Public land seizure is a dying movement, despite Bundy verdict

The leaders of an armed takeover of a national wildlife refuge were found not guilty Thursday.

Ryan Bundy, center, one of the sons of Nevada rancher Cliven Bundy, walks through the Malheur National Wildlife Refuge in January. CREDIT: AP Photo/Rick Bowmer
Ryan Bundy, center, one of the sons of Nevada rancher Cliven Bundy, walks through the Malheur National Wildlife Refuge in January. CREDIT: AP Photo/Rick Bowmer

Late Thursday, a jury found Ammon Bundy, Ryan Bundy, and five others “not guilty” for a 41-day armed takeover of the Malheur National Wildlife Refuge earlier this year.

This verdict came as a surprise to many who saw the armed takeover unfold through regularly held press briefings and videos made by the occupants. Despite a huge amount of video, social media, and testimonial evidence, the jury did not find the group guilty of impeding federal workers from doing their jobs, nor of possessing firearms in a federal facility.

“This was not a peaceful protest; this was occupation by gunpoint and it assaulted the very foundation of our democracy, our Constitutional principles, and our shared public lands heritage,” said National Wildlife Federation President Colin O’Mara in a statement. “These criminals prevented Americans from enjoying the wildlife that belong to all of us, destroyed refuge infrastructure, degraded wildlife habitat, and desecrated archaeological treasures.”

“This was not a peaceful protest; this was occupation by gunpoint.”

Eleven members of the takeover pleaded guilty before the trial and seven others are scheduled for trial in February 2017.


Despite the verdict, Bundy’s extreme view on the seizure of public lands is rapidly falling out of favor. Ammon Bundy’s alleged reason for staging the takeover was that publicly owned lands should be given to state and private interests. And while some far right-wing politicians have adopted this shared view, mounting evidence shows this is a dying movement.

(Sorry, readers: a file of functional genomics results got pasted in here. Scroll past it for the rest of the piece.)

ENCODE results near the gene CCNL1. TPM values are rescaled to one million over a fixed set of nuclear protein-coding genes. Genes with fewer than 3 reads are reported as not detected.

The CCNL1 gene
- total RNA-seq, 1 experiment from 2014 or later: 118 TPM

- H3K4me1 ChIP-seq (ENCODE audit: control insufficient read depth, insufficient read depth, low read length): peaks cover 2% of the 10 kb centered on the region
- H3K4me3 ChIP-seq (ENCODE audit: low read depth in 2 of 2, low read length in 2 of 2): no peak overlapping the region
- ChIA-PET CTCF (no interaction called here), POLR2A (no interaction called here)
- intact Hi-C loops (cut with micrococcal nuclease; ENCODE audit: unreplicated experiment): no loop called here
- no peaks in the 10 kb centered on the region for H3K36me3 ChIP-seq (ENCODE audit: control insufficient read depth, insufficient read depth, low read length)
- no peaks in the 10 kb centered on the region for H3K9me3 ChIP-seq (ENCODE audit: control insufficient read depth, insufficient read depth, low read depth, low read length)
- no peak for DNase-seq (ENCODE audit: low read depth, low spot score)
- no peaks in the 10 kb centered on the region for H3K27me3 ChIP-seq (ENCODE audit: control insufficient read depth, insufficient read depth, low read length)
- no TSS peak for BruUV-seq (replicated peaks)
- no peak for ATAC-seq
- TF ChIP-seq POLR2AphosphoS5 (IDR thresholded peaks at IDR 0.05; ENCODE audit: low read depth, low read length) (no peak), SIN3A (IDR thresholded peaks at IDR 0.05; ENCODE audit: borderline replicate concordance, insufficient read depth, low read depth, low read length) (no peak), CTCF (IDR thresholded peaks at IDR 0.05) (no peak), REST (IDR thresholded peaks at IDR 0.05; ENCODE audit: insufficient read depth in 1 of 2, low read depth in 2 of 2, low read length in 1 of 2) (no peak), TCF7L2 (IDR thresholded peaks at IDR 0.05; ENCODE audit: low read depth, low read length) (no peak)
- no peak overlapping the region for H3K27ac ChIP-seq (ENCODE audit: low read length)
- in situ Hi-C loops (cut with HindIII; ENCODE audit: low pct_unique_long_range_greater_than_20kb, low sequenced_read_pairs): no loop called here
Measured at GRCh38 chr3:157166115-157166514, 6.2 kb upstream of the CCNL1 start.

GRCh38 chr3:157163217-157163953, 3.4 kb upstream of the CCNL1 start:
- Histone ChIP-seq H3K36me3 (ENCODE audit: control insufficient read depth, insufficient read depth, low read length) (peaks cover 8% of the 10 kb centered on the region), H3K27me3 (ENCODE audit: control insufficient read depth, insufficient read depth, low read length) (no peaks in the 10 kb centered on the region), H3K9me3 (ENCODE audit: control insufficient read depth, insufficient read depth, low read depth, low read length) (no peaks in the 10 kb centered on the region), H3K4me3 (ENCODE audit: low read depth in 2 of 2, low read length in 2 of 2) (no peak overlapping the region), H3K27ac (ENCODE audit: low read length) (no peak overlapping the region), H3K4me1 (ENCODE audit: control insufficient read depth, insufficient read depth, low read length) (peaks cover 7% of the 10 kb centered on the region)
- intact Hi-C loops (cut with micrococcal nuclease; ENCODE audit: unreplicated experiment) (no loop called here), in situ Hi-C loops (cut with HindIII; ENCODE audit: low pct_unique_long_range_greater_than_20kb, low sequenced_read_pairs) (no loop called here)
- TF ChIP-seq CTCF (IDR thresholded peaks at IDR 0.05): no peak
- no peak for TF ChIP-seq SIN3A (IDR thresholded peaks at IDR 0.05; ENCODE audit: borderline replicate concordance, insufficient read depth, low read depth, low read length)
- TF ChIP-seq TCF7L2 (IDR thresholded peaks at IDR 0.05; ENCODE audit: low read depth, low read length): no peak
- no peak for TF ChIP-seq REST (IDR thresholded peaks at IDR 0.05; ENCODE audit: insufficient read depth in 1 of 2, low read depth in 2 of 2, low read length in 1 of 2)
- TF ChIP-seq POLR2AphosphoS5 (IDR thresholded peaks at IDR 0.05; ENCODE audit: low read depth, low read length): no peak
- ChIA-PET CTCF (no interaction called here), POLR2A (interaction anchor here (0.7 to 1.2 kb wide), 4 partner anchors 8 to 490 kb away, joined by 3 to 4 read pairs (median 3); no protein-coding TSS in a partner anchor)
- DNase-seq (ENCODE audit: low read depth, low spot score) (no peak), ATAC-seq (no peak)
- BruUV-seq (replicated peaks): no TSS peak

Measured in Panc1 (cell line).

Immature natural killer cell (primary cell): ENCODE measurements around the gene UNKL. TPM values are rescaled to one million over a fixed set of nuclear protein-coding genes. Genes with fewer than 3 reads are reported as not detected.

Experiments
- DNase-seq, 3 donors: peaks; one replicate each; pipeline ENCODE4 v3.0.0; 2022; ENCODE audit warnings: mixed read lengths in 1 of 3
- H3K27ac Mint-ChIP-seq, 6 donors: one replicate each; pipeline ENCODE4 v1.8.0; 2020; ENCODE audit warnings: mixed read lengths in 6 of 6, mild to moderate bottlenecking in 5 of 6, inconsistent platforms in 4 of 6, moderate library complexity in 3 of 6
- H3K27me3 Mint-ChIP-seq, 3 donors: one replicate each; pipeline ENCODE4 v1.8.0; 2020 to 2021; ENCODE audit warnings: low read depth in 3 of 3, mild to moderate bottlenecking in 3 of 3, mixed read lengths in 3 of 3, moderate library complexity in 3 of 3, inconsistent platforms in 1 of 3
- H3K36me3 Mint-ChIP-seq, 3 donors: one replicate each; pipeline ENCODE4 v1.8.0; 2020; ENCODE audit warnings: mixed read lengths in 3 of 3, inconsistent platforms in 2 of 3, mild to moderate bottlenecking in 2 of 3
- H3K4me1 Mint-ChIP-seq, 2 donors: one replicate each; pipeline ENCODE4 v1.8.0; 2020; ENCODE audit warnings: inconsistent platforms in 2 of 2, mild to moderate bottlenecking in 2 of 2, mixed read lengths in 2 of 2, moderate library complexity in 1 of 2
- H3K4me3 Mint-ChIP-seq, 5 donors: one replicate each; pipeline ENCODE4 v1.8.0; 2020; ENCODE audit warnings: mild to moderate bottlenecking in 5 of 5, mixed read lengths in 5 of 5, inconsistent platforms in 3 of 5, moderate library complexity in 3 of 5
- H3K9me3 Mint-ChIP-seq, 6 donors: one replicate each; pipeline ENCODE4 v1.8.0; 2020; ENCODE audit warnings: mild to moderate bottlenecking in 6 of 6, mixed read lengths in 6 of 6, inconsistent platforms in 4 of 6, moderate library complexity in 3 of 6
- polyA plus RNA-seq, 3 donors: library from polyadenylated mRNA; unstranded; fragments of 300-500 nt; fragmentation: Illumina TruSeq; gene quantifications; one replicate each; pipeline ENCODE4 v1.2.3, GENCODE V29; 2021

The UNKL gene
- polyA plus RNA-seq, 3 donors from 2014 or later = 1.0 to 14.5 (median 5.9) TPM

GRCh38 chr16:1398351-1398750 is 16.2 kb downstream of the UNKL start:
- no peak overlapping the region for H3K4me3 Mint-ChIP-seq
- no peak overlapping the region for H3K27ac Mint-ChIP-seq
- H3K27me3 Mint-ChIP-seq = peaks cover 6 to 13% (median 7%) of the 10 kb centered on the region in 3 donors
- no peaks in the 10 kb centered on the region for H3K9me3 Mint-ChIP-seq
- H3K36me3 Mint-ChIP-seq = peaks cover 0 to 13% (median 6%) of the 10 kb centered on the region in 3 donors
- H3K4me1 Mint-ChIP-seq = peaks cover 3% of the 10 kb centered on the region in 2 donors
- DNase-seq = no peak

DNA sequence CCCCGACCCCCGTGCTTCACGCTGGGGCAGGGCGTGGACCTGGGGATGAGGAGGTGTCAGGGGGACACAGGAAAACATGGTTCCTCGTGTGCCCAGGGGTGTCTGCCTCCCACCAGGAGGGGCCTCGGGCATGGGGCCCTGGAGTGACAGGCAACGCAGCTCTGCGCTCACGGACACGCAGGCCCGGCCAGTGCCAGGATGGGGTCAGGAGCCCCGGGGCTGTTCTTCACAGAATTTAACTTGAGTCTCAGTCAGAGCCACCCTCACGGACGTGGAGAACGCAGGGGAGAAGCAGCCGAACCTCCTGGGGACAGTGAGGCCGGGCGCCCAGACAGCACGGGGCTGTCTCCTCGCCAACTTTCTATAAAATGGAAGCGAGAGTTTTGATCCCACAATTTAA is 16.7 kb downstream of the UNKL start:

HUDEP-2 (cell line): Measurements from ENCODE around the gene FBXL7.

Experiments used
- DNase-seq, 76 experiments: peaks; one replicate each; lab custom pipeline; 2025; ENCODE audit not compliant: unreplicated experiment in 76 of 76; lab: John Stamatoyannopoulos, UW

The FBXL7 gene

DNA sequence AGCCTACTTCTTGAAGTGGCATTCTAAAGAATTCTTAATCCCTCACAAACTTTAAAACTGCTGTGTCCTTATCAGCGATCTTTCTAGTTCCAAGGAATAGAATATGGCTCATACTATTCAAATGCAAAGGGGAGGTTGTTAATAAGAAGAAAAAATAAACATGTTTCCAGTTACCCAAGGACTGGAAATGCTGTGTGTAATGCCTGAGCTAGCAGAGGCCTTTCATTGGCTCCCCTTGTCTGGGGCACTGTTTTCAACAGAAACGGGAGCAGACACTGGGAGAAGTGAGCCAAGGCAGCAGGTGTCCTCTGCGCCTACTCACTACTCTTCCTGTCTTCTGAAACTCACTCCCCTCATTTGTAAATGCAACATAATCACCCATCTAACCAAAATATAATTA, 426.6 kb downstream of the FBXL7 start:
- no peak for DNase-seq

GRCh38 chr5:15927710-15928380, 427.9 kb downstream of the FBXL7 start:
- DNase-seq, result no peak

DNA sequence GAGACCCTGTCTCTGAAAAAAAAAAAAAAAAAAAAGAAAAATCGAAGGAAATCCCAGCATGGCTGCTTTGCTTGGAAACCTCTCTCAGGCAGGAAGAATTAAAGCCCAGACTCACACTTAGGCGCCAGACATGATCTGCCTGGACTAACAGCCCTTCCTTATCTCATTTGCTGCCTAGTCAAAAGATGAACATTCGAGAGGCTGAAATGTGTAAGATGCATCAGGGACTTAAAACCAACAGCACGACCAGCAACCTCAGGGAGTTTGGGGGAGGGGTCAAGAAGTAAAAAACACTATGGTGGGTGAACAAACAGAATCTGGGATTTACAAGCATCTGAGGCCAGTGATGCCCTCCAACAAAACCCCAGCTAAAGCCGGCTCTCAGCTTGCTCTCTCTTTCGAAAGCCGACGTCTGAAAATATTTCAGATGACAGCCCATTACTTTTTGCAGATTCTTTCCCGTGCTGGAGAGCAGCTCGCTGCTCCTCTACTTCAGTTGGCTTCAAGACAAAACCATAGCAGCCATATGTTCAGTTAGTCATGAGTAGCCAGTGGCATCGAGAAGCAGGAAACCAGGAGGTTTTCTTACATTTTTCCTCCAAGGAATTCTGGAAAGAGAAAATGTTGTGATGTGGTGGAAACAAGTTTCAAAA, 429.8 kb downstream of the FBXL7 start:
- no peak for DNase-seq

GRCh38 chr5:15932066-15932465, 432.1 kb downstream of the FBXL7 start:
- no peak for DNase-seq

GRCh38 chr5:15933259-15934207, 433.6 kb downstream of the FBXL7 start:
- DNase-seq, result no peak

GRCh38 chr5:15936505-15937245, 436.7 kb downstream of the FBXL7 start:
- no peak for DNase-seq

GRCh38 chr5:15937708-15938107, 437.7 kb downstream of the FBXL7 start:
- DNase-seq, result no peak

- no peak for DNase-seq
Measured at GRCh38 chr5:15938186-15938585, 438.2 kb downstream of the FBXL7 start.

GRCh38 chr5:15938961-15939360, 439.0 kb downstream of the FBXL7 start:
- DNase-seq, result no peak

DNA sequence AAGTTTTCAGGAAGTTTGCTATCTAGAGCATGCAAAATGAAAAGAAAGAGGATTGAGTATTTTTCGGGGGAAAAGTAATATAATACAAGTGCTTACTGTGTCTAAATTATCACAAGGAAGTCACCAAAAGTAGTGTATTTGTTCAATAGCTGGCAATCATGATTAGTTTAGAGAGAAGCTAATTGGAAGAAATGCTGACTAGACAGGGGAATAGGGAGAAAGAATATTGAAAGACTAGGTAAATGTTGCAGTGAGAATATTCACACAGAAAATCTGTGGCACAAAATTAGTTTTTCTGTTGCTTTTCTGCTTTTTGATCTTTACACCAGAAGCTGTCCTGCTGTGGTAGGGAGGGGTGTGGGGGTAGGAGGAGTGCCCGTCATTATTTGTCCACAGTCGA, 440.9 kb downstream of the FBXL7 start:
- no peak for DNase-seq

In September, the Western Conference of Attorneys General issued legal analysis throwing cold water on the idea that the federal government could be sued to give national public lands to the states. The American Lands Council, a group advocating for seizing public lands, has seen their membership decline by 45 percent.

Additionally, state and national bills to seize public lands have failed across the country, counties across the west are passing resolutions reaffirming the value of public lands, neither major presidential candidates have backed the idea, and poll after poll show this is a losing issue among voters in the West.

The disappearance of the movement from the mainstream shows just how radical the Bundys and the other wildlife refuge militants are on this issue. Though many of those involved have been found not guilty, their views on national lands are far out of step with the large majority of Americans who value national parks, forests, and wildlife refuges.


Thursday’s verdict is also not the end of the line for either of the Bundy brothers. Separate federal charges are still pending for the 2014 Bunkerville standoff in Nevada where rancher Cliven Bundy amassed a militia after refusing to pay grazing fees. Nearly 20 people, including Cliven, Ammon, and Ryan Bundy, face charges for conspiracy, assault, and threat to federal officers.

“We are deeply disappointed in today’s verdict, which puts our park rangers and scientists at further risk just for doing their jobs,” said Jennifer Rokala, executive director of the Center for Western Priorities in a statement. “It’s important to remember that no member of the Bundy family walked free after today’s verdict. The most serious charges are still pending in Nevada, in a separate case with much more evidence than was allowed at the trial in Oregon. We look forward to justice being served in that case next year.”

That trial begins in February 2017, where prosecutors will have a chance to make it clear that putting the lives of land management officials at risk will not be tolerated.